It isn't clear what issues will actually come to the legal forefront. If Real's software was a clear violation of the DMCA, Apple would have said so (and Real probably wouldn't have tried this). There are also various state law possibilities, such as unfair competition and whatnot. This will certainly be a case to watch.


Over on engadget, Siva Vaidhyanathan, copyfighter, has a guest editorial on DRM lock-in that starts with coffee machines and ends up with Apple/Real (The Trouble with Tethering). See also, Derek Slater (The Practical Impact of Lock-in). Concludes Vaidhyanathan,

If Apple is smart (as it occasionally is, but rarely in this domain) it will welcome Rhapsody users. Tethering may be the hot corporate move of the moment. It may be what all the consultants are pushing (corporate consultants are basically anti-competitive). But itís ultimately bad business and - when backed up by law - bad public policy.

Real has also issued a countervailing press release:

RealNetworks Statement about Harmony Technology and Creating Consumer Choice

Real is delighted by initial consumer and music industry support for Harmony. Compatibility, choice and quality are critically important to consumers and Harmony provides all of these to users of the iPod and over 70 other music devices including those from Creative, Rio, iRiver, and others. RealPlayer Music Store provides the highest sound quality of any download music service. That's why so many consumers have welcomed news of Harmony. Consumers, and not Apple, should be the ones choosing what music goes on their iPod.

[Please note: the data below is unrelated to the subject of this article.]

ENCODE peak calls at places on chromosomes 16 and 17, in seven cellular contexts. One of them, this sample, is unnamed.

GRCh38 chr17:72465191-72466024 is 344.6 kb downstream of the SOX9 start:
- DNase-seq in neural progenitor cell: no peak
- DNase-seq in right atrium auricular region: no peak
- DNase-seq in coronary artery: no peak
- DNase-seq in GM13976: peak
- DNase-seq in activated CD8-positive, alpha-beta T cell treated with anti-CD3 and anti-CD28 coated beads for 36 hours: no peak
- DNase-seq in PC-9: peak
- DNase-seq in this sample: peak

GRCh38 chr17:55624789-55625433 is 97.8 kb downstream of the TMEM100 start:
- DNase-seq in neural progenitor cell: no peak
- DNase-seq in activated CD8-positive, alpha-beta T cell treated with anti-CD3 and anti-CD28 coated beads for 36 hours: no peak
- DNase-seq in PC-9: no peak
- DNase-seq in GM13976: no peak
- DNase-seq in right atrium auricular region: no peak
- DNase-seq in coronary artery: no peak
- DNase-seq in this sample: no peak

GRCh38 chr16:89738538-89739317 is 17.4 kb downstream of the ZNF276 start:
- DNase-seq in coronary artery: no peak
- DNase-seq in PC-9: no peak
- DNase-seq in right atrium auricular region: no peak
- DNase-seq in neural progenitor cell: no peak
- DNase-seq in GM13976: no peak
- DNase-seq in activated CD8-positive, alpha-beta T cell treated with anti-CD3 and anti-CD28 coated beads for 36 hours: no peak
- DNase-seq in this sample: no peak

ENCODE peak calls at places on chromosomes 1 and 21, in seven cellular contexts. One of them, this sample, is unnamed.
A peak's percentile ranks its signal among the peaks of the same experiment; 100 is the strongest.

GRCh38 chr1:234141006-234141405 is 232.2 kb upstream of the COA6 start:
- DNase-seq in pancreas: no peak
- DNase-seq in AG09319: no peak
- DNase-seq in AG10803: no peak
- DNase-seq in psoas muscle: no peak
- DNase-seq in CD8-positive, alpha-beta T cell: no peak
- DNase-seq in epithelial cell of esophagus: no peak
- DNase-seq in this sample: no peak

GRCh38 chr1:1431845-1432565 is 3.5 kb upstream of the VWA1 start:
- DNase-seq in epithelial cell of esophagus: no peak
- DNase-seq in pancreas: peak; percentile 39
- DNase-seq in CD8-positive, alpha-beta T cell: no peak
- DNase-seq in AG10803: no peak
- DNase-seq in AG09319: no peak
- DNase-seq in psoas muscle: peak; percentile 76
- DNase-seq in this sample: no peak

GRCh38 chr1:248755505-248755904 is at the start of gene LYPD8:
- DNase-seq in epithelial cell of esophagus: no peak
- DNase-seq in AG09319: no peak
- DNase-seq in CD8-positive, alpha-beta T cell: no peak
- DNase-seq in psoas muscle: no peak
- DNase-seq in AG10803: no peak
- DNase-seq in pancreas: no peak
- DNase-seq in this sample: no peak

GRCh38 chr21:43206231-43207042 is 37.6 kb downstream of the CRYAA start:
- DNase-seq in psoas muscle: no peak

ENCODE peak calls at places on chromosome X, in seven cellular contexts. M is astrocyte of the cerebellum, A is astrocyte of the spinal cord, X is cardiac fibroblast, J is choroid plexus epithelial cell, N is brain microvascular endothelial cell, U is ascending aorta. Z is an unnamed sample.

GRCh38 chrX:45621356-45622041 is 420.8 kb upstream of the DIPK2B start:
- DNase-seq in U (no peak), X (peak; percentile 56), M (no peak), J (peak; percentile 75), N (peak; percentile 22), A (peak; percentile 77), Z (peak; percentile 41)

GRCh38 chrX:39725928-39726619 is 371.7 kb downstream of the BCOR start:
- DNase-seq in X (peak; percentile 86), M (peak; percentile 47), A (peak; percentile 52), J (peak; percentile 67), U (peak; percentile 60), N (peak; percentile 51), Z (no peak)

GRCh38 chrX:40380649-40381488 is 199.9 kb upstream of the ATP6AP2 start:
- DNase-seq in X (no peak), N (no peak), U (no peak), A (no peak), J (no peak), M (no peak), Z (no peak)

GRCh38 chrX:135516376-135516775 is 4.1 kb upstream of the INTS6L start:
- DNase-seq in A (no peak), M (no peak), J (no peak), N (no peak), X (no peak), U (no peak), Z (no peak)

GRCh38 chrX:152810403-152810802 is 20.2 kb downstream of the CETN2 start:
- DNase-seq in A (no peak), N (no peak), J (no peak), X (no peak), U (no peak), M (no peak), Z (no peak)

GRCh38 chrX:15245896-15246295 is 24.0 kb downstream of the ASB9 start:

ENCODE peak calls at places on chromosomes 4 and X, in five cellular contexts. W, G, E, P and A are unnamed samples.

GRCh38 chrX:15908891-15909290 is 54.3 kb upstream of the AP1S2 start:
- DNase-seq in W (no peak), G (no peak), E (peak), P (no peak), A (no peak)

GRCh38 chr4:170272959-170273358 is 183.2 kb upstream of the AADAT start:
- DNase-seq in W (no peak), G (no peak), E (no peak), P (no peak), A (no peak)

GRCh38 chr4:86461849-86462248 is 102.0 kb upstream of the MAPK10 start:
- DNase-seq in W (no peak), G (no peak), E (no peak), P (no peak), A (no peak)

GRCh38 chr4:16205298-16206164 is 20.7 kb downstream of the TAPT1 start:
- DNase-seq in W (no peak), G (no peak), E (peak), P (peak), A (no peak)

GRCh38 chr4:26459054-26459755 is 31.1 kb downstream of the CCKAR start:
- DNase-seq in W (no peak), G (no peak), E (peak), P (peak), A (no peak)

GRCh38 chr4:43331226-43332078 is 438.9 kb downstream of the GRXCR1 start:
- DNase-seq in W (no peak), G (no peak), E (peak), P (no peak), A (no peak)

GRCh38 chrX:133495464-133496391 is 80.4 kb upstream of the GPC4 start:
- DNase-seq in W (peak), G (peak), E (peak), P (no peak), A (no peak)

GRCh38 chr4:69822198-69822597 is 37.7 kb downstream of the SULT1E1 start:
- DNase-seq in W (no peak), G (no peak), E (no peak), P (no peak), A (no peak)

Harmony follows in a well established tradition of fully legal, independently developed paths to achieve compatibility. There is ample and clear precedent for this activity, for instance the first IBM compatible PCs from Compaq. Harmony creates a way to lock content from Real's music store in a way that is compatible with the iPod, Windows Media DRM devices, and Helix DRM devices. Harmony technology does not remove or disable any digital rights management system. Apple has suggested that new laws such as the DMCA are relevant to this dispute. In fact, the DMCA is not designed to prevent the creation of new methods of locking content and explicitly allows the creation of interoperable software.